What if the Prince of Wales were gay? In this imaginary reality, the king is old, and James, his grandson, is heir to the throne because his father died in a plane crash. James is twenty-nine, and he’s been fake-dating his friend Cassandra for years. Cassandra is a saint, because she occasionally dates other men for real, then gets caught and slayed by the press, but she sticks by James.
Ben is a reporter currently stationed in South Africa. He doesn’t like commitment — not to a man, not to a city, not to furniture. He gets an assignment to cover a royal visit to a remote lodge in Kenya. During a rainstorm, Ben opens his private bungalow to a stranger with a broken umbrella who turns out to be the very prince he’s meant to write about. Over a tense game of chess (aren’t all chess games in novels tense?), secrets are revealed. At the end, Ben makes his move, and James allows it. Cue bungalow sex.
Ben gets judgmental very quickly, criticizing James for staying in the closet when he has so much wealth and privilege to protect him. For being a reporter, Ben is incredibly stupid. James allows Ben his tantrum because this is a one-time secret fling in Kenya, and then he goes home to London.
When Ben gets transferred to London, he manages an invitation to a royal charity event to see James again. Then we get to see what it might be like to sneak your lover into the palace. James has a very discreet butler and a private residence. He conducts all private business on a landline, and he changes his cell phone every few weeks so he doesn’t get hacked.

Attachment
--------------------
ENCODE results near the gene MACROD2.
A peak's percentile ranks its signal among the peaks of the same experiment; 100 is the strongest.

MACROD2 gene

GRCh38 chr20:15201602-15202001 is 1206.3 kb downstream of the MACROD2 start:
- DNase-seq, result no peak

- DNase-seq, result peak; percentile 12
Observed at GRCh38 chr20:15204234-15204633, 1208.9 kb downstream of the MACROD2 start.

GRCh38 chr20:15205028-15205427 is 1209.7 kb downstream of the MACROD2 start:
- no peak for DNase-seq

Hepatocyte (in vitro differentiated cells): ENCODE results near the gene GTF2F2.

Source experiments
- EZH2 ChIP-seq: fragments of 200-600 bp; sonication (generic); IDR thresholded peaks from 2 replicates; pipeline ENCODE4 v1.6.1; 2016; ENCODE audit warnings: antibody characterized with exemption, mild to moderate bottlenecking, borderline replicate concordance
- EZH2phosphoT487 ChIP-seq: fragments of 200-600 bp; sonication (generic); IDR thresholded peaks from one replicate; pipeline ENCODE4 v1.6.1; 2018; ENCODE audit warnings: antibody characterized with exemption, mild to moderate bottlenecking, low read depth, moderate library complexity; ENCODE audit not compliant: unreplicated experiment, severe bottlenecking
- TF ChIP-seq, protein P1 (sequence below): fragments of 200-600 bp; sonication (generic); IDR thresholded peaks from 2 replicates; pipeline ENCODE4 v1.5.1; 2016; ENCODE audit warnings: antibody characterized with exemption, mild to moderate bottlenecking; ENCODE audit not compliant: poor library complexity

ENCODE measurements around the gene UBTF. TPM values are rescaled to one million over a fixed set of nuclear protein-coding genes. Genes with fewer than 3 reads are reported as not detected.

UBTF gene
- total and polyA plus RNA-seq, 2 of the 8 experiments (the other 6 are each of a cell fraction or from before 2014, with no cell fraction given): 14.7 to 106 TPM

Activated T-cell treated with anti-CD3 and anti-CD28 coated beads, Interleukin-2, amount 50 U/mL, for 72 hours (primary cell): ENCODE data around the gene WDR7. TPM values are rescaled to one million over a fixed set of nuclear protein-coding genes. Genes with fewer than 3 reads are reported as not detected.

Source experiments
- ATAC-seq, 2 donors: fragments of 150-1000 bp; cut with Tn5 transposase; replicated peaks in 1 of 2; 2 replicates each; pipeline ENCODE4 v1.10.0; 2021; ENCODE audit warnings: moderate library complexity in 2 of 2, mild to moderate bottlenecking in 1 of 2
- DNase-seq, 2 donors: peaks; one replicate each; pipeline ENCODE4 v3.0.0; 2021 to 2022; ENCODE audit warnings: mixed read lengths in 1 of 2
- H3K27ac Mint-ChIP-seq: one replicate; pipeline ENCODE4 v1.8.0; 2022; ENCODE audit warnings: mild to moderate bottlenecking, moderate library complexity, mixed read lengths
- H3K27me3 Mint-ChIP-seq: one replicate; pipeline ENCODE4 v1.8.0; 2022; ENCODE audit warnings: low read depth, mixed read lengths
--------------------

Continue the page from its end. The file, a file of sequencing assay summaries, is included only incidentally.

Amid this secret not-a-romance (because neither man can commit, for differing reasons, so it’s just sex, of course, even though they’re friends, too, but they’re totally not falling for each other), James has to deal with his fragile younger sister, his bitter conniving uncle, and the reputation of his family as his grandfather falls ill. For being a non-political figurehead, he has a lot to deal with.
James also enlightens Ben about the possible consequences of coming out:
“I’m also the head of the Commonwealth of Nations. Some states in the Commonwealth would accept a gay man as their symbolic leader, but some of them definitely would not. Does Uganda opt out? What about Malta, Rwanda, Pakistan? Does the Commonwealth survive their departures? If not, what happens to the various trade agreements that currently exist within that framework?… I’ll also become Supreme Governor of the Anglican Communion… It is entirely possible that they would refuse to have a gay man as the symbolic head of the church. What happens then, I don’t know. But it probably ends in either religious schism or my being asked to abdicate as unfit to lead the state church, and therefore the state.”
The stakes are high, is what he’s saying. Although Cassandra has heard it all before: “Yes, I know, blah blah blah Uganda. Well, sod Uganda!”
I have two minor criticisms. First, when Ben briefly considers outing James, he thinks about taking bedsheets to a lab and having them tested for DNA, but then rejects that as a “total Lewinsky move.” Add me to the list of people calling for an end to Lewinsky jokes, please. She’s a person, not a punchline. (This quote is from an advanced review copy, maybe it won’t be in the final?)
And, second, the book ends on kind of a cliffhanger. There is a concluding book coming out in August, so we won’t have to wait too long, but I’m irked that the story was split. It’s a fascinating subject, and realistic enough for me to really wonder what happens next. I hope the next book is as well-rounded as the first, and I also hope that it ties up all the threads that are currently dangling.
This gets an A- for setup, but a B for the ending.
*ARC provided by publisher
Click to purchase: Amazon
His Royal Secret
by Lilah Pace
Release Date: July 19, 2016